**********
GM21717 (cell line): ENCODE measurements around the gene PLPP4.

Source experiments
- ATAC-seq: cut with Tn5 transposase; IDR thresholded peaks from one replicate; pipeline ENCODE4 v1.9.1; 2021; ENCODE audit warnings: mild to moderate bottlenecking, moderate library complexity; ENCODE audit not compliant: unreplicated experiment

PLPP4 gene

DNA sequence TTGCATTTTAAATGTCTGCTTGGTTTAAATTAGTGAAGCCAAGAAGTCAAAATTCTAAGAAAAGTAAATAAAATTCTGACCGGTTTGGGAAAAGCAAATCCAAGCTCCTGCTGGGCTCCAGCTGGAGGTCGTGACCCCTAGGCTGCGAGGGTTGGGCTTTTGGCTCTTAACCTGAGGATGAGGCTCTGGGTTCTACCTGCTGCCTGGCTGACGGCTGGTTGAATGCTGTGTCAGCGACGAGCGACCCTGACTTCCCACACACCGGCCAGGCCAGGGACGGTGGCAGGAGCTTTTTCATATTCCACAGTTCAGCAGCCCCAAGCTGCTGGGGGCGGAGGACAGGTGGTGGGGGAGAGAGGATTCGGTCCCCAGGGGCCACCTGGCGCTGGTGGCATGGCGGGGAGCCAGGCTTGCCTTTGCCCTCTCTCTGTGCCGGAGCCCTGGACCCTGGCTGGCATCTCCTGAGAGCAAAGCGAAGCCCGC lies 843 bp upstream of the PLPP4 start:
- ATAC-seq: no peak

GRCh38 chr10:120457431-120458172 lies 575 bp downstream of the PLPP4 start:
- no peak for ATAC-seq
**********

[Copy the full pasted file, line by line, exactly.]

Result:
GM21717 (cell line): ENCODE measurements around the gene PLPP4.

Source experiments
- ATAC-seq: cut with Tn5 transposase; IDR thresholded peaks from one replicate; pipeline ENCODE4 v1.9.1; 2021; ENCODE audit warnings: mild to moderate bottlenecking, moderate library complexity; ENCODE audit not compliant: unreplicated experiment

PLPP4 gene

DNA sequence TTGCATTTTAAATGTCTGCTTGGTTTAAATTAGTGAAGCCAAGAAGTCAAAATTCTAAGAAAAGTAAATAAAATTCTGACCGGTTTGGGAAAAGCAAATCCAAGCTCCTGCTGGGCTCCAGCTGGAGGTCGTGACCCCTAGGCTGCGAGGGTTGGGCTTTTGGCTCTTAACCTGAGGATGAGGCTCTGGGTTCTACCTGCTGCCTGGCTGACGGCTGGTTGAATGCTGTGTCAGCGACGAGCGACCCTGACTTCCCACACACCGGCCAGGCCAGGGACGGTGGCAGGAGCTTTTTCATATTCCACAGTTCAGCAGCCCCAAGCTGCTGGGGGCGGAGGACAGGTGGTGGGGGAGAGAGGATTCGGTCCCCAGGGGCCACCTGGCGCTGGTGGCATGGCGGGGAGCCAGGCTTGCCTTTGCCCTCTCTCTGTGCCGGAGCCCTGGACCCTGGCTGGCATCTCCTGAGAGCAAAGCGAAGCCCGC lies 843 bp upstream of the PLPP4 start:
- ATAC-seq: no peak

GRCh38 chr10:120457431-120458172 lies 575 bp downstream of the PLPP4 start:
- no peak for ATAC-seq